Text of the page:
Banner Peak North Arete

Mammoth Lakes, California

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The first ascent of Banner Peak’s spectacular north skyline was another of those early Class 4 routes that have since been recognized as much harder. Jim Koontz and Sarah Haynes made the first ascent of the north ridge from Glacier Lake Pass. Koontz’s name pops up in Sierra climbing annals again in 1953 with the first ascent of Koontz Pinnacle in the Kaweahs. He also rated that climb Class 4 but noted that it was “very dangerous due to loose rock.” Obviously, Koontz was a solid climber and quite at home on steep, loose rock. Claude Fiddler and Vern Clevenger repeated the route in the mid-1980s. At the trailhead, Clevenger decided to leave the rope in the car because the route was only rated fourth class in the guidebook. Fiddler recalled, “I wondered why Vern had said we would not need a rope for the climb because it looked a lot harder than Class 4. When we got to the base of the steep buttress and I started climbing, Vern asked if I had lost my marbles. I reminded him that it was his idea not to bring a rope. Needless to say, we finished the route and had a grand climb.”
Climbing California's High Sierra

DESCRIPTION FROM:

Climbing California's High Sierra

by John Moynier & Claude Fiddler (Falcon Guides)

The first ascent of Banner Peak’s spectacular north skyline was another of those early Class 4 routes that have since been recognized as much harder. Jim Koontz and Sarah Haynes made the first ascent of the north ridge from Glacier Lake Pass. Koontz’s name pops up in Sierra climbing annals again in 1953 with the first ascent of Koontz Pinnacle in the Kaweahs. He also rated that climb Class 4 but noted that it was “very dangerous due to loose rock.” Obviously, Koontz was a solid climber and quite at home on steep, loose rock. Claude Fiddler and Vern Clevenger repeated the route in the mid-1980s. At the trailhead, Clevenger decided to leave the rope in the car because the route was only rated fourth class in the guidebook. Fiddler recalled, “I wondered why Vern had said we would not need a rope for the climb because it looked a lot harder than Class 4. When we got to the base of the steep buttress and I started climbing, Vern asked if I had lost my marbles. I reminded him that it was his idea not to bring a rope. Needless to say, we finished the route and had a grand climb.”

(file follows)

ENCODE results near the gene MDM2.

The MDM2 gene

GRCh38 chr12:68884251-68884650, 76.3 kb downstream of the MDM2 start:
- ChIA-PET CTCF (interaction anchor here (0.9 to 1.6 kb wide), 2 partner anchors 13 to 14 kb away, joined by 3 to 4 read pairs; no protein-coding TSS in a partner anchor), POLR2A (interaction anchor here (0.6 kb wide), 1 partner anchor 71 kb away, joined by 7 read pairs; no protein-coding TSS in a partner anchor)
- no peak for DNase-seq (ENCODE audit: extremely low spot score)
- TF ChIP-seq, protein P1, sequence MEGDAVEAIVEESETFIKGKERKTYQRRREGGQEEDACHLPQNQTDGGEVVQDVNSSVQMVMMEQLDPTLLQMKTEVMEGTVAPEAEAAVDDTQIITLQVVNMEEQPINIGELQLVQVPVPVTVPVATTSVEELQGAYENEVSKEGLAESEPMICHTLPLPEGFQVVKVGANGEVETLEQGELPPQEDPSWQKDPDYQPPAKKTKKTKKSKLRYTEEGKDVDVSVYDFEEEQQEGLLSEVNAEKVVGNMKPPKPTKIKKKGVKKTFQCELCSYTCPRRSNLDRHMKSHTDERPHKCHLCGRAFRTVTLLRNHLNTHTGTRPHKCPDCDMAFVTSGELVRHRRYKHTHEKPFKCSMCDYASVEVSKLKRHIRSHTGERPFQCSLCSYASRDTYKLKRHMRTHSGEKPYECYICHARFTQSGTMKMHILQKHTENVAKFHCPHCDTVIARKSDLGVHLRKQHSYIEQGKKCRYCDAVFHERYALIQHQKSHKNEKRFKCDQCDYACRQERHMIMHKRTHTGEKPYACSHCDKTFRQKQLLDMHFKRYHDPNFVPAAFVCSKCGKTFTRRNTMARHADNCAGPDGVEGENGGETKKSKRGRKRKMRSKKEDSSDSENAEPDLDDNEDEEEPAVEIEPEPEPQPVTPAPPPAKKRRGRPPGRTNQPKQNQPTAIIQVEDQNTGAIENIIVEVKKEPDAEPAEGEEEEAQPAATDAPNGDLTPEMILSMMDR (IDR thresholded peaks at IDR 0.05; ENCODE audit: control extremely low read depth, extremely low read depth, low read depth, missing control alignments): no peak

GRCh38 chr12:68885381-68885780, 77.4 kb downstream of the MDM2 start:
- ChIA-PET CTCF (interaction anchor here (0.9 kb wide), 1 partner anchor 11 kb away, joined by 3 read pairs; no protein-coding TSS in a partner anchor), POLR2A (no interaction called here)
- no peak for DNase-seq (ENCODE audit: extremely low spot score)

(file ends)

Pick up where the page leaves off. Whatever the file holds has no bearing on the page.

©  John Moynier & Claude Fiddler/Falcon Guides. All Rights Reserved.

Activity Type: Climbing
Nearby City: Mammoth Lakes
Class: Class 5.6 - 5.8
Local Contacts: John Muir Wilderness
Local Maps: USGS Mt. Ritter, Mammoth Mountain
Grade: Grade III
Driving Directions: Directions to Banner Peak: North Arete

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